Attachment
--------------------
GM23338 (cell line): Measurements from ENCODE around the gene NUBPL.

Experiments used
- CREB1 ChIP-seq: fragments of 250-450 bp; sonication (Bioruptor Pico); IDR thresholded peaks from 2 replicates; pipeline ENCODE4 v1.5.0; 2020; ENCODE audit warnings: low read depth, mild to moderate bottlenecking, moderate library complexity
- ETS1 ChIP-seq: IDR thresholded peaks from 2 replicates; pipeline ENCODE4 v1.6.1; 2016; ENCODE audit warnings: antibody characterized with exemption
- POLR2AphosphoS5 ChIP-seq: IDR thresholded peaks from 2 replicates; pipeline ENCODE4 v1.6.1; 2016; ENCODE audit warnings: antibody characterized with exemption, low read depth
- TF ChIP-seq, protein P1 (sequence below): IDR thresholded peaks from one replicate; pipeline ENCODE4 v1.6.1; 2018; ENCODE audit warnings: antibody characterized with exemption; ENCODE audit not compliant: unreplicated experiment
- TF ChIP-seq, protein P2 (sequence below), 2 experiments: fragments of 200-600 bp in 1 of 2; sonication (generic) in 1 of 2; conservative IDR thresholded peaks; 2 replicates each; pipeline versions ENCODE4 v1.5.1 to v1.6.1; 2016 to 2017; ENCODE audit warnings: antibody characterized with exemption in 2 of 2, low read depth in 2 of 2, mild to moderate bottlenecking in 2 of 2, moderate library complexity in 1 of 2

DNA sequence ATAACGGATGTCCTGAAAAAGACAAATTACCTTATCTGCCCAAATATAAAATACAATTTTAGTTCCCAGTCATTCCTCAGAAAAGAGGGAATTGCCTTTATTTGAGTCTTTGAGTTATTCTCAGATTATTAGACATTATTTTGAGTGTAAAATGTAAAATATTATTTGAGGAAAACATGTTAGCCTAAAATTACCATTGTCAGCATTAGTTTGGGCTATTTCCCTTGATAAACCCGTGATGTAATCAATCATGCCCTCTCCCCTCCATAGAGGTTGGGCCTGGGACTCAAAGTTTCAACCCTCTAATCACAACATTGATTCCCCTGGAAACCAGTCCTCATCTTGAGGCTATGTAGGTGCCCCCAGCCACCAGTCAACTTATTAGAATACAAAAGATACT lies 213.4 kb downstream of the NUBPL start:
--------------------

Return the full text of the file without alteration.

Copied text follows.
GM23338 (cell line): Measurements from ENCODE around the gene NUBPL.

Experiments used
- CREB1 ChIP-seq: fragments of 250-450 bp; sonication (Bioruptor Pico); IDR thresholded peaks from 2 replicates; pipeline ENCODE4 v1.5.0; 2020; ENCODE audit warnings: low read depth, mild to moderate bottlenecking, moderate library complexity
- ETS1 ChIP-seq: IDR thresholded peaks from 2 replicates; pipeline ENCODE4 v1.6.1; 2016; ENCODE audit warnings: antibody characterized with exemption
- POLR2AphosphoS5 ChIP-seq: IDR thresholded peaks from 2 replicates; pipeline ENCODE4 v1.6.1; 2016; ENCODE audit warnings: antibody characterized with exemption, low read depth
- TF ChIP-seq, protein P1 (sequence below): IDR thresholded peaks from one replicate; pipeline ENCODE4 v1.6.1; 2018; ENCODE audit warnings: antibody characterized with exemption; ENCODE audit not compliant: unreplicated experiment
- TF ChIP-seq, protein P2 (sequence below), 2 experiments: fragments of 200-600 bp in 1 of 2; sonication (generic) in 1 of 2; conservative IDR thresholded peaks; 2 replicates each; pipeline versions ENCODE4 v1.5.1 to v1.6.1; 2016 to 2017; ENCODE audit warnings: antibody characterized with exemption in 2 of 2, low read depth in 2 of 2, mild to moderate bottlenecking in 2 of 2, moderate library complexity in 1 of 2

DNA sequence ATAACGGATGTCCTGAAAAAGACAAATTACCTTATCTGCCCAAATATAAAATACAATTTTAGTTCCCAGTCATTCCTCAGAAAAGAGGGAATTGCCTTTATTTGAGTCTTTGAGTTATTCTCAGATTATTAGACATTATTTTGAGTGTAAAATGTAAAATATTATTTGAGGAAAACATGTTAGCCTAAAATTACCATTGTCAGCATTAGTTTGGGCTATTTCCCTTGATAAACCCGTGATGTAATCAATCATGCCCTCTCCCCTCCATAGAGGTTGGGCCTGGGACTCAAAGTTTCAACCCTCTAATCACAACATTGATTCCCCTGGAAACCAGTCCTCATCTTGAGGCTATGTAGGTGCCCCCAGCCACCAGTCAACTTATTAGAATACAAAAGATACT lies 213.4 kb downstream of the NUBPL start: